The top U.S. securities regulator on Wednesday called on Corporate America to modernize its proxy voting practices to give shareholders a greater voice in governing the companies they own.

It is imperative that our proxy voting process work, Securities and Exchange Commission Chairman Mary Schapiro told a Practising Law Institute securities conference in New York.

The failure to reform the shareholder voting process in the past has, in my view, affected company and board responsiveness to shareholder concerns, Schapiro said.

Schapiro said her agency was eyeing the mechanics for shareholder voting and vowed to give shareholders an easier and cheaper way to nominate corporate directors.

Investors have long clamored for a way to influence the composition of the corporate board -- an issue known as proxy access. Those demands increased after the government used billions of dollars in taxpayer funds to prop up companies including insurer AIG and Bank of America .

A key congressional committee helped further their cause on Wednesday by passing a bill to boost investor protections.

The House Financial Services Committee's bill affirms the SEC's authority to give shareholders proxy access, among other things. If the bill becomes law, the SEC would have a better chance of fending off lawsuits from businesses that contend proxy access is a matter of state law.

Currently, shareholders are able to nominate directors but can only do so through a proxy fight, which they contend is expensive and burdensome.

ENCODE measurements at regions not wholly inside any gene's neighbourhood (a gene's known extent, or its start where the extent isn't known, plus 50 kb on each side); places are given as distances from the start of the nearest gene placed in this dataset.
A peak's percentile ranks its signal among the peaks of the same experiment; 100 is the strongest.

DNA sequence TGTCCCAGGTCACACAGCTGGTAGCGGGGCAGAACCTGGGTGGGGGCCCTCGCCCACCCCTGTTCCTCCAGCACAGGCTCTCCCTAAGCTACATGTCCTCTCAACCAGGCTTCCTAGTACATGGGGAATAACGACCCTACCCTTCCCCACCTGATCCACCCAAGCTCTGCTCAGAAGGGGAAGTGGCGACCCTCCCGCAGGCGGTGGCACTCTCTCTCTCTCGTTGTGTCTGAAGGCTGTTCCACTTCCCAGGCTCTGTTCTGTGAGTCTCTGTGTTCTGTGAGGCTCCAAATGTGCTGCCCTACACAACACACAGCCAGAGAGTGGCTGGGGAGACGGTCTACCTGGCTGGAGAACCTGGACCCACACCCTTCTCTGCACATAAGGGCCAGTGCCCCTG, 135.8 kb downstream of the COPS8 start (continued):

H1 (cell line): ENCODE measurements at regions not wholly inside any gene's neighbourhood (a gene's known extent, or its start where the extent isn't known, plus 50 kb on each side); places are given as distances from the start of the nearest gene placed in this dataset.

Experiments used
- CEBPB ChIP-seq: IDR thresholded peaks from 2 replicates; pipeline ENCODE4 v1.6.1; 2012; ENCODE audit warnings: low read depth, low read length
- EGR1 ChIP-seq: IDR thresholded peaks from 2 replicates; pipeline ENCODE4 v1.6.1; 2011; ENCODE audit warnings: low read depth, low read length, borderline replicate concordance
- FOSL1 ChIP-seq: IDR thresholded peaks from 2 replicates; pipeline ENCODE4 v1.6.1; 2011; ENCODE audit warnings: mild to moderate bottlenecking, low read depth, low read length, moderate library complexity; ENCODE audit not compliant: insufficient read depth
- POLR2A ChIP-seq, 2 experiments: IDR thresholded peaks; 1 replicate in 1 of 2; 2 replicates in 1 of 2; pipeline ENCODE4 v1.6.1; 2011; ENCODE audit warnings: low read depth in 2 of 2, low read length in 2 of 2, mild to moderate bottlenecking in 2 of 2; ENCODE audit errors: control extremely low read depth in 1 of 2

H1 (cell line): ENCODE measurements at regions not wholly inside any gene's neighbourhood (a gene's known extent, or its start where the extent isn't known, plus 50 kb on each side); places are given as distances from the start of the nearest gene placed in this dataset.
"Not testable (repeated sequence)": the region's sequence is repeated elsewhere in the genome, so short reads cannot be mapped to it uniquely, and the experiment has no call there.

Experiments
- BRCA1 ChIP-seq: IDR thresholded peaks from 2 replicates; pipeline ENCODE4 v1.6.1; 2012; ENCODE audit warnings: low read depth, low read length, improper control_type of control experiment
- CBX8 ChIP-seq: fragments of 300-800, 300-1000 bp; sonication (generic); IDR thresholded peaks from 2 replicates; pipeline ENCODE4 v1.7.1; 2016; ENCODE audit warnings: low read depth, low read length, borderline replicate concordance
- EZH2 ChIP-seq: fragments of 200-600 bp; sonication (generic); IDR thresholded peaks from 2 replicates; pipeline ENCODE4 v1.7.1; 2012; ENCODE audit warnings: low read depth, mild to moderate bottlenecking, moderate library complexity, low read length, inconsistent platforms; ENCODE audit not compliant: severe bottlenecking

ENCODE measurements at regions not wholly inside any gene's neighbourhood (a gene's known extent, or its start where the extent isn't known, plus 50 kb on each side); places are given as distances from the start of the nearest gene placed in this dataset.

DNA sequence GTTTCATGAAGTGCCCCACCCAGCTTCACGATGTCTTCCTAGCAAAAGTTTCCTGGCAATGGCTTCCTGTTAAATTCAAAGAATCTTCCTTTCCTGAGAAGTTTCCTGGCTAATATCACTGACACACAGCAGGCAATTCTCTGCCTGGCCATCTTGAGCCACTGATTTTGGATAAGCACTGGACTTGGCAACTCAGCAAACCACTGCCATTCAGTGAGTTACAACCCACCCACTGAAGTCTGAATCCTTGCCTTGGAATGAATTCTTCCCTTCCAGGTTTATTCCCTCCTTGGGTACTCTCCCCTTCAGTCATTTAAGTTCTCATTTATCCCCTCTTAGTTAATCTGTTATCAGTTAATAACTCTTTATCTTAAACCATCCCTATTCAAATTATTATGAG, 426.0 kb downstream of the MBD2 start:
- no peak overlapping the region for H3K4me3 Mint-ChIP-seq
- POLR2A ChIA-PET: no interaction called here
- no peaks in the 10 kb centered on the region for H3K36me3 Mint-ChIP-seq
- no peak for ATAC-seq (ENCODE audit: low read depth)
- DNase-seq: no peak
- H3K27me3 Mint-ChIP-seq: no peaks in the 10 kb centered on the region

The SEC proposal gives investors who own as little as 1 percent of a large company's shares the ability to nominate directors. Schapiro said she hoped the SEC would consider final rules early next year and that the proxy access goes to the heart of good corporate governance.


The SEC has already taken steps to give shareholders more say on how their companies are governed by adopting a rule that would bar broker-dealers from voting for corporate directors on behalf of their clients unless told to do so.

But Schapiro contends more needs to be done and said the SEC was reviewing the mechanics by which proxies are voted and the way in which information to shareholders is conveyed.

Among other things, the SEC is looking at voting among retail investors, who historically have low participation rates. The agency is also exploring whether rules are needed to ensure that proxy advisory firms are basing their recommendations on reliable information.

The SEC will seek public comment on shareholder voting within months.

(Reporting by Rachelle Younglai, editing by Maureen Bavdek, Dave Zimmerman, Tim Dobbyn)